"After Fukushima nobody can simply carry on as usual" and claim that our nuclear plants are safe, said German chancellor Angela Merkel on 14th of March 2011, to explain the adventurous shift of her nuclear policy as a consequence of the Japan earthquake. 

This sentence also matches in a way the assessment of a catastrophe 256 years older. "After Lisbon nobody can simply carry on as before and claim that we live in the 'best of all possible worlds' " – that was, in other words, what many European intellectuals felt after the Portuguese capital had been devastated by a fatal earthquake and tsunami on 1st of November 1755.

The "best of all possible worlds" theory had been formulated by Gottfried Willhelm Leibniz in his Essai de Théodicée (1710). It was paradigmatic for the unbroken optimism the early enlightenment had embraced. Yet 39 years after Leibniz's death it was the 1755 earthquake of Lisbon that undermined a central idea of his philosophy. 

But Merkel's adversaries would now object: whoever said nuclear technology was safe (before Fukushima) must have been either ignorant or a lobbyist! Just as Leibniz' posthumous opponents sneered in 1755: whoever said that we lived in the best of all possible words (before Lisbon) must have been either an idiot or a cynic!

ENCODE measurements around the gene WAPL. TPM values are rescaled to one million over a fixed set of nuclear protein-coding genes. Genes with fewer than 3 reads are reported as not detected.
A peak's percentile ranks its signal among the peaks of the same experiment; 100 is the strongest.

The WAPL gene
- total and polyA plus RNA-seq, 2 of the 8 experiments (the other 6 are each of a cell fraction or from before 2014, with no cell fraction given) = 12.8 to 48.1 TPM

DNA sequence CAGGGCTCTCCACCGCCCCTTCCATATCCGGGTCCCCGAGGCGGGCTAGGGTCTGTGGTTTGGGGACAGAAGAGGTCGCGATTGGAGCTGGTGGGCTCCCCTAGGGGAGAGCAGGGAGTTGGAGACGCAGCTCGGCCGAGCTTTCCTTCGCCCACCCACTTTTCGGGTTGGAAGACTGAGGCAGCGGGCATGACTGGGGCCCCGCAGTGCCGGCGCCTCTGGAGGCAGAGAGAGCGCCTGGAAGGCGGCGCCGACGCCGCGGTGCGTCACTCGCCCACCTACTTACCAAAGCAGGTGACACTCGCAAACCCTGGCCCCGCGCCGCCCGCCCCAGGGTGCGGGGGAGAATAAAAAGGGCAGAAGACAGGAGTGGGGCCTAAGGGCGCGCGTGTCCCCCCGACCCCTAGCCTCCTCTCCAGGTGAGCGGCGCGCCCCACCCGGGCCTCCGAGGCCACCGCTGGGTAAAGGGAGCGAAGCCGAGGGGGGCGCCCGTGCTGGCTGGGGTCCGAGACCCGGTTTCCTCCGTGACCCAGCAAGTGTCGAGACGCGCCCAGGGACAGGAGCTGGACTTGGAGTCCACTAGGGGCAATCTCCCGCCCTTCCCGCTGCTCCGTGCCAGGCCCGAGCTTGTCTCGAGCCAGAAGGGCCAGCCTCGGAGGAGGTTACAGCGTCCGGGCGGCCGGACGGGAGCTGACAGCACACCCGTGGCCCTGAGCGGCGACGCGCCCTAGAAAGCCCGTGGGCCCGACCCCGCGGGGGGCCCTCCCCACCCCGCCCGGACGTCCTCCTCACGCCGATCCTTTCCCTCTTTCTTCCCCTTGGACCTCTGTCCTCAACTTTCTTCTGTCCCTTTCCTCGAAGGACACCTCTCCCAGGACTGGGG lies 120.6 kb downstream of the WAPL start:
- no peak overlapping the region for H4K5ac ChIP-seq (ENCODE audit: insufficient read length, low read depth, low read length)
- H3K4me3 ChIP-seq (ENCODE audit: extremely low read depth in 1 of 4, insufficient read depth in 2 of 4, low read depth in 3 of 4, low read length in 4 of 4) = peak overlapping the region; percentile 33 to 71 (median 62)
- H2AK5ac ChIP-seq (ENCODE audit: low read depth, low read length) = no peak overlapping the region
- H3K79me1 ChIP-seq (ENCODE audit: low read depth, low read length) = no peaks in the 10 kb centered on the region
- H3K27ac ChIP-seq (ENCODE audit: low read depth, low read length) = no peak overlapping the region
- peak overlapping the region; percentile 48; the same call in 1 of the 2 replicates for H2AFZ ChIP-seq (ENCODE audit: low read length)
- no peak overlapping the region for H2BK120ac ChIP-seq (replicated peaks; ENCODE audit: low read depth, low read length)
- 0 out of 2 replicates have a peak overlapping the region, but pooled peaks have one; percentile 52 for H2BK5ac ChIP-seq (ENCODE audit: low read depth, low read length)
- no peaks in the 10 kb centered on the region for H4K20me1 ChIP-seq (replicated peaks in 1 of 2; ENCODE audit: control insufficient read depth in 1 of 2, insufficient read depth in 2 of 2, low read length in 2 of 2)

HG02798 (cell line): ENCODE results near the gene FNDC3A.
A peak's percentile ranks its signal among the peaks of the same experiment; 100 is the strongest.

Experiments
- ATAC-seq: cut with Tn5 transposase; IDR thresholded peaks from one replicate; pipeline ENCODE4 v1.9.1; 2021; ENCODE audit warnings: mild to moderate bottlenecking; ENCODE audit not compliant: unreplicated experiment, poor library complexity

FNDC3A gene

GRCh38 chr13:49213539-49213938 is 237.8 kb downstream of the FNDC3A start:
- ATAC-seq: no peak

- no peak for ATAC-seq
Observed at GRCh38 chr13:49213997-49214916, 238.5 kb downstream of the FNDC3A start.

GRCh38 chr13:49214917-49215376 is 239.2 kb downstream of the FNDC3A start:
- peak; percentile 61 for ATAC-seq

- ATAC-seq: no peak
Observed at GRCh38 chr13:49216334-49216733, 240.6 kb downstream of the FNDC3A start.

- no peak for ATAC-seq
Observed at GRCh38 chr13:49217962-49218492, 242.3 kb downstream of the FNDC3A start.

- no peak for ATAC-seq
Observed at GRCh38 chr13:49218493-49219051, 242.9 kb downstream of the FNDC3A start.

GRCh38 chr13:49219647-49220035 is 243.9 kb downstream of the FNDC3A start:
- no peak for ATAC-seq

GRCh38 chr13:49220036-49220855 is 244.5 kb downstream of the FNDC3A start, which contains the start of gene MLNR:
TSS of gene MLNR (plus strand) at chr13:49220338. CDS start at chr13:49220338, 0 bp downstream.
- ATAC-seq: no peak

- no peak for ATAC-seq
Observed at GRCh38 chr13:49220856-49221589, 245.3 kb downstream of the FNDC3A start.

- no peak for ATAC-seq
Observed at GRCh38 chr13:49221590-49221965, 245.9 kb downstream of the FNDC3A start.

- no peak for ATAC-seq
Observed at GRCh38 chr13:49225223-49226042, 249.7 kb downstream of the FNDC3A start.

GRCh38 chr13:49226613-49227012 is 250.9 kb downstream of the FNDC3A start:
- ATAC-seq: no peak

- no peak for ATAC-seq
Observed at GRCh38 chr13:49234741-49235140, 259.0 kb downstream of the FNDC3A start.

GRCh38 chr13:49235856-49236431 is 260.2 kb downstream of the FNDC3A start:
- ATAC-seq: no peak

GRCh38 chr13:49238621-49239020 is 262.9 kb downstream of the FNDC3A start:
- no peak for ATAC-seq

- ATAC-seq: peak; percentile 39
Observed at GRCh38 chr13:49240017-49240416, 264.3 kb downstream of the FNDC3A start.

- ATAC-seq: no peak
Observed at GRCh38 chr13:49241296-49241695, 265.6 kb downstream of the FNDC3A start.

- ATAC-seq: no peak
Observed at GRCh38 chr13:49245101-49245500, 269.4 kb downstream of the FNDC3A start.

Published in Culturopolia
Saturday, 02 April 2011 05:00

The best of all possible worlds?

An earthquake of magnitude 9, a tsunami of 15 metres, conflagration for days. 85 percent of a blossoming metropolis is devastated, 235,000 people killed. A mental shake-up makes the foundations of age-old world views crumble, and when the initial distress dies away the world finds itself undergoing a process of deep rethinking hitherto unseen. 

This is not Fukushima, this is not the "end of the nuclear era" (Der Spiegel). This is Lisbon on the 1st of November 1755, some will later call it the "end of the optimistic enlightenment era" (Ulrich Löffler). But what the historic disaster causes is both a setback and boost of enlightenment thinking. Some of its shock-waves have shaped modern intellectual Europe – and this is mostly for its good. How could that happen?

Published in Culturopolia
IN -1773 DAYS